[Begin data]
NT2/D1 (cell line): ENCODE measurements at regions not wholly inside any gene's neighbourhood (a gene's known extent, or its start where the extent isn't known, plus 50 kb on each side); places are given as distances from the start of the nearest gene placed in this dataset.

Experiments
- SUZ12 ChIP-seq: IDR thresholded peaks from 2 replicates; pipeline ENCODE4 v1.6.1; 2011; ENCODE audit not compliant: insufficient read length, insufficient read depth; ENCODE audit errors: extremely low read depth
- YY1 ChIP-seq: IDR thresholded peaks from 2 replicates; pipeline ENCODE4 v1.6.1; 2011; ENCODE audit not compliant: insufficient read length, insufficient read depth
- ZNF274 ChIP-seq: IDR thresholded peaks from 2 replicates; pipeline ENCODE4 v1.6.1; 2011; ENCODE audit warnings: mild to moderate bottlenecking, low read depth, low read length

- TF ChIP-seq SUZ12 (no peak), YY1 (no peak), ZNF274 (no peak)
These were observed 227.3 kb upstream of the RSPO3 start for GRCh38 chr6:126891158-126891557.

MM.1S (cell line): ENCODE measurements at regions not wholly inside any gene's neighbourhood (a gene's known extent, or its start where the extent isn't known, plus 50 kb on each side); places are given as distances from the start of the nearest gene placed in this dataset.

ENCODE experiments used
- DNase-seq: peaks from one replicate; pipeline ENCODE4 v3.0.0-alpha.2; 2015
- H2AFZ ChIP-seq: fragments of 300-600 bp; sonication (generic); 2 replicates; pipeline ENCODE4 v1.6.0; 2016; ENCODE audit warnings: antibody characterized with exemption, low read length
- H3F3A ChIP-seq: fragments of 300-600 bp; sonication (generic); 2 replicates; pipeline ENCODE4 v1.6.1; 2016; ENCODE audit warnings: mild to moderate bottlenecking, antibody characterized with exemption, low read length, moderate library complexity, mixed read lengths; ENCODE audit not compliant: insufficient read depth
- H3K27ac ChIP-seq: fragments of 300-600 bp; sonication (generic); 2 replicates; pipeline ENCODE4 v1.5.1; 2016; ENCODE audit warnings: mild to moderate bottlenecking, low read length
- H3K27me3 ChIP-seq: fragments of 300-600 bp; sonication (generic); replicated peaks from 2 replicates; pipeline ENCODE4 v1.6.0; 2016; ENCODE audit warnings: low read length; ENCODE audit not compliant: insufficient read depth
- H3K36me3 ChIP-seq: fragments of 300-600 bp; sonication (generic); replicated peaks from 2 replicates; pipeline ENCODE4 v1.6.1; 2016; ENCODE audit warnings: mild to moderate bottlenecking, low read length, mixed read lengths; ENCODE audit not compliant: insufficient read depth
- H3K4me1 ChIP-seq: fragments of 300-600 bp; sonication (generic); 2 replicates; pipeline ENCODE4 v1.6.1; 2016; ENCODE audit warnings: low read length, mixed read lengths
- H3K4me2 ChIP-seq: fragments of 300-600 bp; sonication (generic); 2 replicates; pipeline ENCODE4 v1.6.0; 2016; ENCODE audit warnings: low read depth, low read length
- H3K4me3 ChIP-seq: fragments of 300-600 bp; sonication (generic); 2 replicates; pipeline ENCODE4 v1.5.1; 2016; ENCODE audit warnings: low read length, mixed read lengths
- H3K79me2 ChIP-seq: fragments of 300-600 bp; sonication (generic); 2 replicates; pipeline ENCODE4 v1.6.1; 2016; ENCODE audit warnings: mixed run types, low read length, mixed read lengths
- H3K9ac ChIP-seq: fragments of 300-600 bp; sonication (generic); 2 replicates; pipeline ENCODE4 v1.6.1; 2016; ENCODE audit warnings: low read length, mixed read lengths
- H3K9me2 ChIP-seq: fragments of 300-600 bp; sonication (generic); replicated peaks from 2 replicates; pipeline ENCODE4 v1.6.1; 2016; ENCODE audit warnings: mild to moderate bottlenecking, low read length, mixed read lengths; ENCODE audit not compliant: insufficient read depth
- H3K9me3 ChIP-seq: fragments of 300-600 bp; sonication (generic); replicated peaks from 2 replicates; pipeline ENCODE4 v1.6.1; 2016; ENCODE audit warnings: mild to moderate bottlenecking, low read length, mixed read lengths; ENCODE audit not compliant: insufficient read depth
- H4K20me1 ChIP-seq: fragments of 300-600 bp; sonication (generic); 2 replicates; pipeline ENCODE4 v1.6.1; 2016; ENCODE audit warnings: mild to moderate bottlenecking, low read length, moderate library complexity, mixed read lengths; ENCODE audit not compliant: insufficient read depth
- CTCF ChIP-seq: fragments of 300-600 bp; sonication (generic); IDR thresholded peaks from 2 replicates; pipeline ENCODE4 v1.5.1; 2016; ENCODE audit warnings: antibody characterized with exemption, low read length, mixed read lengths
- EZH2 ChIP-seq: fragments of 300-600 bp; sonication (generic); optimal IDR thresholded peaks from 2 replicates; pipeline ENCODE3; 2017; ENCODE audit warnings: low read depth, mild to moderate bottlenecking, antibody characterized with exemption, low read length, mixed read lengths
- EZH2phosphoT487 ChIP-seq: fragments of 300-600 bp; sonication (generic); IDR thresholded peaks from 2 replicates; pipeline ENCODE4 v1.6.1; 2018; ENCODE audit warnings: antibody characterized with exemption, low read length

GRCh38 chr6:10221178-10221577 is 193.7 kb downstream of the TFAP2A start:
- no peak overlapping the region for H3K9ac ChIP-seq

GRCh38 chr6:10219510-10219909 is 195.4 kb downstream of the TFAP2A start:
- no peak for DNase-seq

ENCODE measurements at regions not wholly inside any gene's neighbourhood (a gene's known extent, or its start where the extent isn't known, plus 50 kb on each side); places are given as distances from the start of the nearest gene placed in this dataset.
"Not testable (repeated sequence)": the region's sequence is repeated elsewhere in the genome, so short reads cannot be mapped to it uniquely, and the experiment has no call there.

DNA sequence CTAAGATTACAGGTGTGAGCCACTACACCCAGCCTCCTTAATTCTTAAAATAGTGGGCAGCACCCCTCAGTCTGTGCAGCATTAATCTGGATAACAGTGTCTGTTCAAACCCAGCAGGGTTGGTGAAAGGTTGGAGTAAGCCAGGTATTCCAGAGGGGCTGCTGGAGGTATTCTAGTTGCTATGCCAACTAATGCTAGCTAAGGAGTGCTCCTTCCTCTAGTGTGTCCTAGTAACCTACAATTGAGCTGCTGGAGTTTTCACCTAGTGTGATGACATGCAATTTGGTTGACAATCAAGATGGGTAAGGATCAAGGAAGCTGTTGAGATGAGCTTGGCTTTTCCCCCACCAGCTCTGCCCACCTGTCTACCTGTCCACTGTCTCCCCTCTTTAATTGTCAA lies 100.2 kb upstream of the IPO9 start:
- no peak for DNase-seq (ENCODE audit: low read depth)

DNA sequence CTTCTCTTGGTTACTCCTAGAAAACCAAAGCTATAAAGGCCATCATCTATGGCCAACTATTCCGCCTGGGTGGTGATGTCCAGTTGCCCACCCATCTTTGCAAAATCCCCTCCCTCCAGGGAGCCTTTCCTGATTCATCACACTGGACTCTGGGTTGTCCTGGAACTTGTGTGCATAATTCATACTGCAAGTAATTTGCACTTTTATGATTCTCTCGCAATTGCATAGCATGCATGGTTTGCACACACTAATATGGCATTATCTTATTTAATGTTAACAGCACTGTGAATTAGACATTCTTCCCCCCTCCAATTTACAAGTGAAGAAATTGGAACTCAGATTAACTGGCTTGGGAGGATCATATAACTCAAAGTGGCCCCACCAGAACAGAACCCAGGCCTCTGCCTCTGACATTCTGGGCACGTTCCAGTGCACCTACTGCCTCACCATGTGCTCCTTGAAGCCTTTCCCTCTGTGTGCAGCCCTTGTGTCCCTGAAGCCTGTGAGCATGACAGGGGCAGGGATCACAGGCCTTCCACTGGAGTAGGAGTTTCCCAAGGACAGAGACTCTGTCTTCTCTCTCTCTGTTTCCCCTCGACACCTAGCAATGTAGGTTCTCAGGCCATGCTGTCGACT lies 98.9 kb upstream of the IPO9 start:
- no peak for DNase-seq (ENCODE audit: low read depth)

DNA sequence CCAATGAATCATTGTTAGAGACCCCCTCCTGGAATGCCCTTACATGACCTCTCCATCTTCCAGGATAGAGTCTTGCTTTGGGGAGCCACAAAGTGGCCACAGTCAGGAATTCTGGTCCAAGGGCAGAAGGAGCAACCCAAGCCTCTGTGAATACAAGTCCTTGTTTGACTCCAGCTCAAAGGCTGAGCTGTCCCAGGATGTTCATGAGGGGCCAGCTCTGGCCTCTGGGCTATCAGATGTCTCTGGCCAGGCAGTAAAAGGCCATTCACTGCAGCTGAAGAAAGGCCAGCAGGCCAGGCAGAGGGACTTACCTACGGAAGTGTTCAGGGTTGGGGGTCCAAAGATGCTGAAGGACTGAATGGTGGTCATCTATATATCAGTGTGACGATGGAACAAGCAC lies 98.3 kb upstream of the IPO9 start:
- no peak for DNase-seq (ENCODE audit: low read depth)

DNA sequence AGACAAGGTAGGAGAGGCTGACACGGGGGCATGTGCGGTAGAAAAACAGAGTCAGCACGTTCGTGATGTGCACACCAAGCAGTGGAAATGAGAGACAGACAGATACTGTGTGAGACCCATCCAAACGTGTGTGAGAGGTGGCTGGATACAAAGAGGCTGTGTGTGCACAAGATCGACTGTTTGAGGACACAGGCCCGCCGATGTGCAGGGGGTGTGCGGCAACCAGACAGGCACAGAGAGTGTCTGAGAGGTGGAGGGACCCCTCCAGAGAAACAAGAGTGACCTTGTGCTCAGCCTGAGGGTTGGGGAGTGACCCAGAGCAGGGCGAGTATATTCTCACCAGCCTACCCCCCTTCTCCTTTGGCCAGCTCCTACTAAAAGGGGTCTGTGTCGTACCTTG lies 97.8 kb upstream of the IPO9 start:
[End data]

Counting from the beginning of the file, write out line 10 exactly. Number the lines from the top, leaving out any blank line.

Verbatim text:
- DNase-seq: peaks from one replicate; pipeline ENCODE4 v3.0.0-alpha.2; 2015